- The Washington Times - Thursday, November 9, 2006


The U.S. trade deficit improved in September after hitting an all-time high the month before, helped by lower oil prices. The imbalance with China, however, soared to a record as retailers stocked their shelves for Christmas.

The overall deficit declined 6.8 percent to $64.3 billion in September from a record $69 billion in August, the Commerce Department reported yesterday.

The drop of $4.7 billion was better than expected and represented the biggest one-month decrease in more than five years.

The improvement came from a 10.5 percent fall in America’s foreign oil bill, which dropped to $26.3 billion. The volume of imports fell, and crude oil prices declined sharply. Oil now costs about $60 per barrel after hitting $77 in the summer.

Analysts said the improvements should continue if oil prices do not spike again. But they cautioned against expecting any quick fix in a deficit still on track to set a record for the fifth straight year.

“There is little in this report to tell me that once we get past the petroleum effect, there are any basic changes in the trade situation,” said Joel Naroff, chief economist at Naroff Economic Advisors. “With the Congress changing hands, the political pressure on the administration to do something about China is likely to build.”

The deficit with China set a record of $23 billion in September. It is running at an annual rate of $228 billion this year, on pace to surpass last year’s $202 billion; that figure was an all-time high for any U.S. trading partner.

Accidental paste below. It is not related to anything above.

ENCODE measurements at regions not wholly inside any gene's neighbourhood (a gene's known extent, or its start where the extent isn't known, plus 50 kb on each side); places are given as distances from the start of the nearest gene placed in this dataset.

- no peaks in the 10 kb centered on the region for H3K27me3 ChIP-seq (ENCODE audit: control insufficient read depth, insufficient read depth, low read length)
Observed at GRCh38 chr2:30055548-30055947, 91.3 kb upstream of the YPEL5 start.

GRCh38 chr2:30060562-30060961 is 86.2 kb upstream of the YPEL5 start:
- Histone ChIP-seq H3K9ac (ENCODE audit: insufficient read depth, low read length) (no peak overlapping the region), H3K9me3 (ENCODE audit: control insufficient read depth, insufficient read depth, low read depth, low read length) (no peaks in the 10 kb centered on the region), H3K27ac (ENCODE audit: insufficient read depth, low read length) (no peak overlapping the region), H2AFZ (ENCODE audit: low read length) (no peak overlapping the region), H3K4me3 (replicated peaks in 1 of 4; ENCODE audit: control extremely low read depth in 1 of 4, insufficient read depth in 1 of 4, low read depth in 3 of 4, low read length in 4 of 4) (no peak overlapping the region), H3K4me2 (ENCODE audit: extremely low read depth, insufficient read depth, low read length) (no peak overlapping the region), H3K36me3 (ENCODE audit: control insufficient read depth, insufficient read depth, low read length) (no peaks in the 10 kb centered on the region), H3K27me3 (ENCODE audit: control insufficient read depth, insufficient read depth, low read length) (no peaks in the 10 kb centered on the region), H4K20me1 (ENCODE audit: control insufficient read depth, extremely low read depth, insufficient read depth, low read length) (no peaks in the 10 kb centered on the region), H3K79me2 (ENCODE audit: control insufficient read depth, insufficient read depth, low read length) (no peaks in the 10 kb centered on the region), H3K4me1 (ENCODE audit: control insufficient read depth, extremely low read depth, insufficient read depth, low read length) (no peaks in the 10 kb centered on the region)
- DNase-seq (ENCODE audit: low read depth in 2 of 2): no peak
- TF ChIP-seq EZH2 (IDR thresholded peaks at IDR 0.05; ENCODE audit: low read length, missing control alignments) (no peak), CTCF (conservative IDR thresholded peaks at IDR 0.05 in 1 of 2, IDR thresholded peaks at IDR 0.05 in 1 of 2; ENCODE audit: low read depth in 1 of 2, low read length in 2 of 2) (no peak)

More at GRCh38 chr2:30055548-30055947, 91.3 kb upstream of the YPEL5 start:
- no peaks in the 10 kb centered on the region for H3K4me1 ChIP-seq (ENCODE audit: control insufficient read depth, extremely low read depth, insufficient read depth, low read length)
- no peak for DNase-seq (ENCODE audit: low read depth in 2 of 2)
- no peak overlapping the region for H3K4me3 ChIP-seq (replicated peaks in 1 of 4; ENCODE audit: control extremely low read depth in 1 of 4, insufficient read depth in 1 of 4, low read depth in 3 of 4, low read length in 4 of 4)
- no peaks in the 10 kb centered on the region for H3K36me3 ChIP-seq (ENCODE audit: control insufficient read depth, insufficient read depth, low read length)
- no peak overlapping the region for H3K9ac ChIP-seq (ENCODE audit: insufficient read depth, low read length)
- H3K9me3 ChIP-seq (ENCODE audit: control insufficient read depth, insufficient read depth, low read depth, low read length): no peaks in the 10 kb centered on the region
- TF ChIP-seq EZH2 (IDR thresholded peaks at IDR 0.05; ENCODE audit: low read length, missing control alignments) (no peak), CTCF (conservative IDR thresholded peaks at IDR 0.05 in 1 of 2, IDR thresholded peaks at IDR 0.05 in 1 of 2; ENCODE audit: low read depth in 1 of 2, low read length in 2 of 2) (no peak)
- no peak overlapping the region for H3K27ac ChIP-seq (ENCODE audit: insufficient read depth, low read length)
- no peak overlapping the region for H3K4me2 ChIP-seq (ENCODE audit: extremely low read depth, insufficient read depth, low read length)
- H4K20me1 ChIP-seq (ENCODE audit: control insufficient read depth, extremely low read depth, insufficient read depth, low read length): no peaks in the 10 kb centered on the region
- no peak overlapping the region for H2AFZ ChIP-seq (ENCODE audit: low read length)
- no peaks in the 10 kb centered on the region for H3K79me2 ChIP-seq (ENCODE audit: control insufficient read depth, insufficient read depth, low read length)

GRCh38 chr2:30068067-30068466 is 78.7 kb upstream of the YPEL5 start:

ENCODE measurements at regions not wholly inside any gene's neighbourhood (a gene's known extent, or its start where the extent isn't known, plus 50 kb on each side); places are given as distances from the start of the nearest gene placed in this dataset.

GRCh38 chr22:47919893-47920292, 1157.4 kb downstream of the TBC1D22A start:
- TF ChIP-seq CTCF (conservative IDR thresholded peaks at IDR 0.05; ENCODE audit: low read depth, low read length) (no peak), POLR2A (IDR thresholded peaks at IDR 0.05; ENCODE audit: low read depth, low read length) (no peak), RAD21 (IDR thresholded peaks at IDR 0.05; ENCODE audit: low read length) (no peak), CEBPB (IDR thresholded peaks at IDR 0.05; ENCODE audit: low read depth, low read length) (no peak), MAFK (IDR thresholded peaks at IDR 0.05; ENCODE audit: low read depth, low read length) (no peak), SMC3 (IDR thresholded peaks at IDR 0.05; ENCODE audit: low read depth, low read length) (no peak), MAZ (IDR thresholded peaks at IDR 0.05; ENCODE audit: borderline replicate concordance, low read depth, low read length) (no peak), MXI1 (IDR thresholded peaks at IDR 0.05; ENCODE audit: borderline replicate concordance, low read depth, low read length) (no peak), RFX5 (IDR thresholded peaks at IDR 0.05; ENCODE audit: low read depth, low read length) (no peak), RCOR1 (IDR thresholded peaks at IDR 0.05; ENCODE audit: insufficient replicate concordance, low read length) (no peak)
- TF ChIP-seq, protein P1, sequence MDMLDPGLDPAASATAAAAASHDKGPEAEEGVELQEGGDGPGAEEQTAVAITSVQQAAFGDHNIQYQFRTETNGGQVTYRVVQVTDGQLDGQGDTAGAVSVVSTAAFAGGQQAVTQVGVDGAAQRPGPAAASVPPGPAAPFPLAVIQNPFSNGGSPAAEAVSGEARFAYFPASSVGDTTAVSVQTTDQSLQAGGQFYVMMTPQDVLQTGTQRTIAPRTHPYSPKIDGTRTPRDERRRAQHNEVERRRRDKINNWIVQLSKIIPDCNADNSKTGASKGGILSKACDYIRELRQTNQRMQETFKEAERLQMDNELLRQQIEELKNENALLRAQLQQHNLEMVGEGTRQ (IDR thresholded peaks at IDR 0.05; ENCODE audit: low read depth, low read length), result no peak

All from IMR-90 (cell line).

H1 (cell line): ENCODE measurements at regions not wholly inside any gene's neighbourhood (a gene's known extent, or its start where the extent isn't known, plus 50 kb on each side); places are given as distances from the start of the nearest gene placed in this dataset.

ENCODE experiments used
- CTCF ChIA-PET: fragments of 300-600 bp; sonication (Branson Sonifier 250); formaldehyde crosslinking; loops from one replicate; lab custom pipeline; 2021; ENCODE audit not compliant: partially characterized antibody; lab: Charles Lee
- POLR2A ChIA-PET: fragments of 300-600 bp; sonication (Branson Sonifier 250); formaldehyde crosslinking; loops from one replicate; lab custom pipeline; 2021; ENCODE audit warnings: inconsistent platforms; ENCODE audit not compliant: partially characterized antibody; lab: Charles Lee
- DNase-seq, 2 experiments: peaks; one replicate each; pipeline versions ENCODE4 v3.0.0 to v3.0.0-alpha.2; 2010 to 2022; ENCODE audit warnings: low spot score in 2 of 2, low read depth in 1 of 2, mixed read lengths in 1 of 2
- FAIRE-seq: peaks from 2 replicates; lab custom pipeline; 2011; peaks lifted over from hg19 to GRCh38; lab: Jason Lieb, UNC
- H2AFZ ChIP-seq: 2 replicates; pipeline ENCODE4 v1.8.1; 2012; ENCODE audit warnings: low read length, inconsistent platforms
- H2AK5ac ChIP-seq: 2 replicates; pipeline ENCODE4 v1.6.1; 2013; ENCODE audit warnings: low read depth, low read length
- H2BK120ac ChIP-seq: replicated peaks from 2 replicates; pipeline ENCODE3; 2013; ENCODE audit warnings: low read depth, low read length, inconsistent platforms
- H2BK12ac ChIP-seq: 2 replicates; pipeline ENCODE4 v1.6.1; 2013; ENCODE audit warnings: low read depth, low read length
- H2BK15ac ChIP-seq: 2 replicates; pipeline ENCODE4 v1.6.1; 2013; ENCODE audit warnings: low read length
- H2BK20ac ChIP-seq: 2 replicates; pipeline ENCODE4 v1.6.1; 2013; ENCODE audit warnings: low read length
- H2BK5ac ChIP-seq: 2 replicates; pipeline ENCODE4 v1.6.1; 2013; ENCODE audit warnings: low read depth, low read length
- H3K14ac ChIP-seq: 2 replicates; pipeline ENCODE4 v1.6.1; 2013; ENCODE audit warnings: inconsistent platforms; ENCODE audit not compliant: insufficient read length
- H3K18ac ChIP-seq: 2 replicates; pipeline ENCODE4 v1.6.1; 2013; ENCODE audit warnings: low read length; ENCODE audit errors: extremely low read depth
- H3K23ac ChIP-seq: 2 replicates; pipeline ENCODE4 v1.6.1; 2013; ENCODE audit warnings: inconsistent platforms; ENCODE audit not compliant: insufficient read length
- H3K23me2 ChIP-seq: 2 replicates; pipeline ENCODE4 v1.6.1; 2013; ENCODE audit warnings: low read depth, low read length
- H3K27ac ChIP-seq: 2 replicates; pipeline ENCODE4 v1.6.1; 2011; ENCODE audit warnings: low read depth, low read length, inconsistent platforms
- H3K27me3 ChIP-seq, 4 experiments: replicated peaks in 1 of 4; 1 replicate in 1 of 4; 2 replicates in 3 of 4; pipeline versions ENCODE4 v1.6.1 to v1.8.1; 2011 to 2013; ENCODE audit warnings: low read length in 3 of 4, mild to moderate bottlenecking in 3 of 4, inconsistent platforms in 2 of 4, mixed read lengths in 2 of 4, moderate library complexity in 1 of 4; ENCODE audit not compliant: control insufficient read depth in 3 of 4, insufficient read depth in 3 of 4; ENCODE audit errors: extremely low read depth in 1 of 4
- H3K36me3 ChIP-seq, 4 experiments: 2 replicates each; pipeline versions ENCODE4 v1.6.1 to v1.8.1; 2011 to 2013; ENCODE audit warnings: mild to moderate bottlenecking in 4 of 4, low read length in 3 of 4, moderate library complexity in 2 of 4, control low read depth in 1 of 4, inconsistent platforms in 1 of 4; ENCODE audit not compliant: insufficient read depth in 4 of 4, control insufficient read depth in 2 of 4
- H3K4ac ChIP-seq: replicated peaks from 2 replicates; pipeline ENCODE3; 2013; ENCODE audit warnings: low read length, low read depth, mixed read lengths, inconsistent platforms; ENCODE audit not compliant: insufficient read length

“Clearly, the U.S. needs a serious review of its trade policy. The ‘hands-off, anything goes’ trade policy employed by the Bush administration has not worked,” Rep. Sander M. Levin, Michigan Democrat, said yesterday.

Democratic Rep. Nancy Pelosi of California, expected to be the next speaker of the House, has been an outspoken critic of China’s human rights record; other Democrats are pushing legislation that would penalize China unless it allows its currency to rise in value against the dollar as a way of making U.S. products more competitive in China.

Commerce Secretary Carlos Gutierrez will lead a 25-company delegation to China next week in hopes of boosting U.S. exports.

“While China is more open than before, much progress must still be made to provide fair access to American exporters and businesses,” Mr. Gutierrez said.

U.S. Trade Representative Susan C. Schwab said the continued increase in exports, which have been rising for seven straight months, was good news.

U.S. exports, helped by a big jump in sales of commercial aircraft, rose by 0.5 percent to an all-time high of $123.16 billion in September. The large decline in oil helped push total imports down by 2.1 percent to $187.46 billion.

This year, the deficit is running at an annual rate of $781.6 billion, far above last year’s record of $716.7 billion.

In other economic news yesterday, the number of people in the U.S. filing claims for unemployment benefits fell by a better-than-expected 20,000 last week to 308,000, indicating that employers continue to resist widespread layoffs even as the economy slows.

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